In summary, our patients are dying, not because their diseases are incurable, but because as consumers, they do not provide a viable market for pharmaceutical products. Clearly, market forces alone are not enough to address the need for affordable medicines or to stimulate research and development for neglected diseases.

Our intuition was that progress would come from a confluence of efforts: public mobilization, public-private partnerships and regulation. Two years ago, we initiated a campaign to develop “Access to Essential Medicine”, partnering with activists groups, academics, philanthropic institutions, corporate interest groups (drug manufacturers and associations), the media and governmental institutions such as the World Bank to stimulate development and appropriate pricing of drugs for the developing world. Together we must ensure that trade of essential medicines is regulated in the interest of public health. We are not questioning the importance of patents in stimulating research and development, but rather we are insisting that a balance be found between protecting intellectual property and ensuring individuals’ access to medicines. And we are seeking to provide an impetus for both policy development and practical solutions to specific access problems.

Our campaign is developed around three key directions:

  • Stimulating research
  • Overcoming access barriers
  • Humanizing trade agreements


The reason for the research gap is clear: drugs for tropical diseases are not profitable for drug companies. The pharmaceutical industry is focusing investment to meet the needs of people living in wealthy countries and increasingly funds research devoted to lifestyle diseases.

Our campaign seeks to communicate the urgent need for new treatments for communicable diseases ignored by industry. We are challenging the drug industry’s attitude, at most charitable (donations programs) but not yet responsible, and we are inviting developed countries, international organisations and non-governmental organisations to help fill the void.


Many drugs are too expensive for those in the developing world to buy. Other life-saving treatments are not available because manufacturers have abandoned production in favour of making more profitable drugs for customers in wealthy countries.

This second effort of our campaign is attempting to increase accessibility to specific treatments.

To achieve this, we:

  • Conduct global price analyses of selected essential drugs that are too expensive. This pricing information can be used to negotiate better prices and demonstrate price differences from different manufacturers around the world.
  • Study the quality of all sources of select expensive essential drugs to identify high-quality low-cost producers.
  • Support health ministries that are working to increase access to essential drugs.
  • Work with the WHO and industry to restart the manufacture of abandoned drugs such as DFMO for sleeping sickness.


The emerging global trade system, which sets the rules for how products are sold within and between countries, treats medicines like all other products. This needs to change. The patenting of medicines confers a market monopoly to pharmaceutical companies who often charge the same high price worldwide. The result is that people in the developing world cannot afford treatments and die from curable diseases.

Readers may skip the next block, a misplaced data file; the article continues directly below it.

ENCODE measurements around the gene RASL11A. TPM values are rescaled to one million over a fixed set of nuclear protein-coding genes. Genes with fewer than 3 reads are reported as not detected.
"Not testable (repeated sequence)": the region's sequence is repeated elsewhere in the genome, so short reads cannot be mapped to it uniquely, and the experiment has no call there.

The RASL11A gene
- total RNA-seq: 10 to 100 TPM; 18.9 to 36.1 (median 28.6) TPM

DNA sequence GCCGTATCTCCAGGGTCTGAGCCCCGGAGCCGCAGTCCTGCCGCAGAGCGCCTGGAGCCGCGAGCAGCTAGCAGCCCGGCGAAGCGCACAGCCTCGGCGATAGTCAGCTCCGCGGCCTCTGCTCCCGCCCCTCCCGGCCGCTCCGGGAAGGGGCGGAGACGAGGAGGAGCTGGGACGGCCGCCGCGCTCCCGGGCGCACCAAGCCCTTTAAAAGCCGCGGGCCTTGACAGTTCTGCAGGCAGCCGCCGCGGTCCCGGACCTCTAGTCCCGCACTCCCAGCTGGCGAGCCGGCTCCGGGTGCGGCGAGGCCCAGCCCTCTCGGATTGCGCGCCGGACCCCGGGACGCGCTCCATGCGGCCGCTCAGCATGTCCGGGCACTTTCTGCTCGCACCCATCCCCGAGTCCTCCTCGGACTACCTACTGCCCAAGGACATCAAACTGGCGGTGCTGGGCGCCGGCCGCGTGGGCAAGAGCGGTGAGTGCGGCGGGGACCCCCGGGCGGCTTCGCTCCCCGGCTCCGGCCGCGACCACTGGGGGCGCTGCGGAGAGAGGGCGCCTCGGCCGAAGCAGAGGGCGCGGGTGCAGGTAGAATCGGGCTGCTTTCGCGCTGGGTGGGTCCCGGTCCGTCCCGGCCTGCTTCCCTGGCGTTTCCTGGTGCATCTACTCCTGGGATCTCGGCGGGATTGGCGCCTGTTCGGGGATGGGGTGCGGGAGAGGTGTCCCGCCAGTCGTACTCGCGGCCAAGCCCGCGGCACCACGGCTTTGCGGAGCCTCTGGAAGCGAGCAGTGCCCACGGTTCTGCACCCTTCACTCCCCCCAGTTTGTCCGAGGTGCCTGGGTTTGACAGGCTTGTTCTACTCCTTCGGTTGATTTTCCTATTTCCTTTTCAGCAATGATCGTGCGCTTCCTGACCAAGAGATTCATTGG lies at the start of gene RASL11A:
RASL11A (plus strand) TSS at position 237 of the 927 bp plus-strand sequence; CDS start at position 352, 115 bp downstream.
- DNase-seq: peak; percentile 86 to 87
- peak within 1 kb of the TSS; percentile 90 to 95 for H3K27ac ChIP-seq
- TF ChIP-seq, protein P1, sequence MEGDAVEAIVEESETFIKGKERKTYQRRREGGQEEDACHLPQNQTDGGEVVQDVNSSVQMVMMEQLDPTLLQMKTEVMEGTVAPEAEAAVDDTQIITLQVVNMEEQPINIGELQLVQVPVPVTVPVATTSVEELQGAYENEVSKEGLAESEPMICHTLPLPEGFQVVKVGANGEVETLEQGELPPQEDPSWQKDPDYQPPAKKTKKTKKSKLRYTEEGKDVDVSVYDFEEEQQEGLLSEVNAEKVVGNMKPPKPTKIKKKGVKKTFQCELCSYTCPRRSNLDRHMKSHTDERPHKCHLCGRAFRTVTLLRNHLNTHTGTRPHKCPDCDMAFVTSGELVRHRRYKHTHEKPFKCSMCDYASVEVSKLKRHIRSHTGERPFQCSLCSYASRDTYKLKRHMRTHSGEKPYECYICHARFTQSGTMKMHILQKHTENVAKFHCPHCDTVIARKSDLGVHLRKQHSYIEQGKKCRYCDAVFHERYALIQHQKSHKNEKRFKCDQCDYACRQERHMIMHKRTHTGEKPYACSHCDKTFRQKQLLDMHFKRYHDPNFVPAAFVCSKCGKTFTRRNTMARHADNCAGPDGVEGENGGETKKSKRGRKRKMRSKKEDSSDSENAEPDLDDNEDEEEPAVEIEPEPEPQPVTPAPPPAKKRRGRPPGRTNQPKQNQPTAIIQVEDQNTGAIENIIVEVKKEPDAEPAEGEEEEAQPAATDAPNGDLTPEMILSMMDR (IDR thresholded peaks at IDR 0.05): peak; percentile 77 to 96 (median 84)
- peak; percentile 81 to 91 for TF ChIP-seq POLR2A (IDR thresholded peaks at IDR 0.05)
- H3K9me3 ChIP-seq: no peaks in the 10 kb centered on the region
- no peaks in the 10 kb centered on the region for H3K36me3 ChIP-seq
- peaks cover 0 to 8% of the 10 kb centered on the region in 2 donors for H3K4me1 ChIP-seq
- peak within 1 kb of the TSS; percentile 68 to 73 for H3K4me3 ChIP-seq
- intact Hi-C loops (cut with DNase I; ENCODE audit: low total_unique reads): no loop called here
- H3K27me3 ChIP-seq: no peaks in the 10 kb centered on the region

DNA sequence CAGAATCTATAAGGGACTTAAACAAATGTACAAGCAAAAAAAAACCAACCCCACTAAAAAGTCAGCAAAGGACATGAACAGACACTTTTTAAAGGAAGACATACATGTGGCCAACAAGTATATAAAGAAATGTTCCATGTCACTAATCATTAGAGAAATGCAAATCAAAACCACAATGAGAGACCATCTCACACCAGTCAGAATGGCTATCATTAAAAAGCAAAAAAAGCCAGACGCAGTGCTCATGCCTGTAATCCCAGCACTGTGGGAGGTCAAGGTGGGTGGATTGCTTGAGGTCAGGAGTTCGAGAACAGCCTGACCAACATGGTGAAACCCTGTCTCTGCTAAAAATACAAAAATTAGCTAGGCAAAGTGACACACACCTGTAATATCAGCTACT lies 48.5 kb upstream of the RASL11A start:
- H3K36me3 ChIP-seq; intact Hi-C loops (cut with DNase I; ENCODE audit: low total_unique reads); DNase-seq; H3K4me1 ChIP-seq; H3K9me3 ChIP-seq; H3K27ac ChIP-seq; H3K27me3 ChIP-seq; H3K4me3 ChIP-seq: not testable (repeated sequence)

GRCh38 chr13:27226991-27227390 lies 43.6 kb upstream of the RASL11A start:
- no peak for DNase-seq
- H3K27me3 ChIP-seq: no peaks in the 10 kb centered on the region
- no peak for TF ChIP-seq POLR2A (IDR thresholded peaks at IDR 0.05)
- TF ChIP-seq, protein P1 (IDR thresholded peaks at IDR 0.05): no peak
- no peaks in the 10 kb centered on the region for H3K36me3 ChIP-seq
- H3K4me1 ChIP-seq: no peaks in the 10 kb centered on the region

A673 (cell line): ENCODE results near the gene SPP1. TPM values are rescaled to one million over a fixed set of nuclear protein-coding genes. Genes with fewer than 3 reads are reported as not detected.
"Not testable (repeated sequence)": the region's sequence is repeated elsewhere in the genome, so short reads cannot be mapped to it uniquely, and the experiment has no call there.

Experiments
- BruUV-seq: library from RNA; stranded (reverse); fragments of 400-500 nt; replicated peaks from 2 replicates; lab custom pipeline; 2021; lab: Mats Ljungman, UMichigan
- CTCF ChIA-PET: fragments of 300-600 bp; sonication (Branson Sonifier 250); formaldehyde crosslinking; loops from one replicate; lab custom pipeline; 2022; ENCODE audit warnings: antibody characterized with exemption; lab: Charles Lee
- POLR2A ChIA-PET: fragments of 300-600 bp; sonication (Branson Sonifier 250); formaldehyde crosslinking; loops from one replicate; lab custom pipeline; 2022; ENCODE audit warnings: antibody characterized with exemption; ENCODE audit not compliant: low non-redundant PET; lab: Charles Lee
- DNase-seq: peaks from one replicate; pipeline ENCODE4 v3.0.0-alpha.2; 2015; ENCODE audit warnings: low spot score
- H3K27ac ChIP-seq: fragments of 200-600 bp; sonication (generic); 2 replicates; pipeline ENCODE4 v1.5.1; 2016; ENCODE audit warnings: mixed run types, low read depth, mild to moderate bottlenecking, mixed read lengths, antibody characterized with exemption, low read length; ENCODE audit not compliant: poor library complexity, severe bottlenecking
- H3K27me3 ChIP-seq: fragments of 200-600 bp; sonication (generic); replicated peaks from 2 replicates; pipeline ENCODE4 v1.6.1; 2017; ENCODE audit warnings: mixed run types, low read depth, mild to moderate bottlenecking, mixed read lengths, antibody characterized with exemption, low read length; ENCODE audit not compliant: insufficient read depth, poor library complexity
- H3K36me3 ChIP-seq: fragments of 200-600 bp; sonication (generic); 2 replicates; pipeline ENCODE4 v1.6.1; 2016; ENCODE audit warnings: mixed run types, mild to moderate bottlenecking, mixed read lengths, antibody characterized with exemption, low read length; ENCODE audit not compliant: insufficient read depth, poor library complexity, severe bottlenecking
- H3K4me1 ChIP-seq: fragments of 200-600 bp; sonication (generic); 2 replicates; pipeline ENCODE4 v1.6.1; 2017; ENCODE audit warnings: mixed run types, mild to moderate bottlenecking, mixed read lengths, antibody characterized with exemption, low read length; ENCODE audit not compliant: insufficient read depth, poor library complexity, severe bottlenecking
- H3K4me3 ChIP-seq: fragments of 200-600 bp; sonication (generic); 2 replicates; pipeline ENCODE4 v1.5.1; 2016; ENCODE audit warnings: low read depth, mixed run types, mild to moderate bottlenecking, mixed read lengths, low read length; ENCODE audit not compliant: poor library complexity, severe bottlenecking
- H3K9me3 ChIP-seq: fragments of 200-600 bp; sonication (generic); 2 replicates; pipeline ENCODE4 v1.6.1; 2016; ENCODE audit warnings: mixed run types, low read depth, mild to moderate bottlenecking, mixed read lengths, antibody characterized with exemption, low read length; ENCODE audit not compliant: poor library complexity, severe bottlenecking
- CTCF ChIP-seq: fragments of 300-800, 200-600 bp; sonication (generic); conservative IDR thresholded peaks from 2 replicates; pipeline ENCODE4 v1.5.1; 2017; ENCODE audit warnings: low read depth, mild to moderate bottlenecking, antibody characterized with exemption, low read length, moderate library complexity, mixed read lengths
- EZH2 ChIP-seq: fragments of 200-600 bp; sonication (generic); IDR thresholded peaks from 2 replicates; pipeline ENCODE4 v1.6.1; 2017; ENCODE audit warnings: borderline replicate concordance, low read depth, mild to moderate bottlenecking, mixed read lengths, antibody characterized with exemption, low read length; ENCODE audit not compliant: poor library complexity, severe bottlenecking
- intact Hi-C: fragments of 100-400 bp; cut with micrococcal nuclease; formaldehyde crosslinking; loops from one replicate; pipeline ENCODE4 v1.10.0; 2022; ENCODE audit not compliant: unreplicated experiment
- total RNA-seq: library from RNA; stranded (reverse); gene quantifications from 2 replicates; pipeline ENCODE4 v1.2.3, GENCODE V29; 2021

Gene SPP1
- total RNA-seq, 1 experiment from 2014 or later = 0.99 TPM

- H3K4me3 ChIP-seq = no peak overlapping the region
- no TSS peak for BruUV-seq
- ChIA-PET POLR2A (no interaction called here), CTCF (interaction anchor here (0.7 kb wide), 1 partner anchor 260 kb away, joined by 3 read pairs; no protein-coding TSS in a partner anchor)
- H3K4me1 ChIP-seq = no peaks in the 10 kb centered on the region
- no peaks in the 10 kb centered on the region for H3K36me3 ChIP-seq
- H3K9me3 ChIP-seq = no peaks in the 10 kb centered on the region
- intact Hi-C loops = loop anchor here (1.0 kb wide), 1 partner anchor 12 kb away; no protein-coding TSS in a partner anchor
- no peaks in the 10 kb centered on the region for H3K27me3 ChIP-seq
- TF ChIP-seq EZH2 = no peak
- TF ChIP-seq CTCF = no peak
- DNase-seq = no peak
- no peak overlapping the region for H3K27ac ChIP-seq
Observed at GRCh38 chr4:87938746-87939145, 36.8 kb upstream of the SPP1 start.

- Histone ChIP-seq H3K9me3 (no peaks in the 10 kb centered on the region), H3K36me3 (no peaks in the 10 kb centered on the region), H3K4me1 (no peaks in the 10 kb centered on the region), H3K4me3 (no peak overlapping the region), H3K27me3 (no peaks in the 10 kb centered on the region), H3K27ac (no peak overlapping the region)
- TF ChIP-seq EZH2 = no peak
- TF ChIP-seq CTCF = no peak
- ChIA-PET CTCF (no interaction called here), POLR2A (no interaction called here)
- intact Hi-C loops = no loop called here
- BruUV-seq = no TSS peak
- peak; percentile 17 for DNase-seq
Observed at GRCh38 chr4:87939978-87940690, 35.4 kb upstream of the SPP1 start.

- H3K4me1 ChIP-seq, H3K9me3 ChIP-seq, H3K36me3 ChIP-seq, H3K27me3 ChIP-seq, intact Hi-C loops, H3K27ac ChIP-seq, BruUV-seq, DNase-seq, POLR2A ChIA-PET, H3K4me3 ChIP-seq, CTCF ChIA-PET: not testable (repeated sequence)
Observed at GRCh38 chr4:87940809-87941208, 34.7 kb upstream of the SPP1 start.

Imagine if food prices were the same in Nairobi, Guatemala City and Brussels. Would we accept that people would die because they could not afford the price of food?

Our goal is to support the implementation of existing international trade provisions that were designed to protect people’s access to essential goods such as life-saving medicines.

  • Compulsory licensing: the legal right (in certain circumstances) for companies to produce patented medicines in exchange for a royalty payment to the patent holder.
  • Parallel imports: the legal right to import patented drugs, when the drugs are sold more cheaply in other countries.

To achieve the above, we work closely with local partners, medical teams and associations, organisations of people living with HIV-Aids such as South Africa’s Treatment Action Campaign, the National Thai Network of People Living with HIV/AIDS in Bangkok, HealthGap and ACT Up and others here. We also work with consumer activist groups such as the Thai Federation for Consumers and here with Jamie’s Consumer Project on Technology. We seek to actively contribute to a civil society movement that will, if we are successful, challenge the neglect of a major global health and equity issue.

We are also calling on pharmaceutical companies to use sustainable mechanisms (thus other than charity) to make life-saving drugs available to people in poor countries. This could be done most effectively by lowering prices to affordable levels - through tiered pricing - or by issuing voluntary licenses that would allow for the importation or production of generic versions of treatments.

Some of our efforts focus on inviting drug makers to reduce the prices of AIDS drugs or allow for the marketing of generic versions of the medicines in poorer nations. The challenge ahead is daunting.

Pharmaceutical products responding to dramatic public health crises should be looked at differently from other goods and services. Health is not a commodity; it is a human right.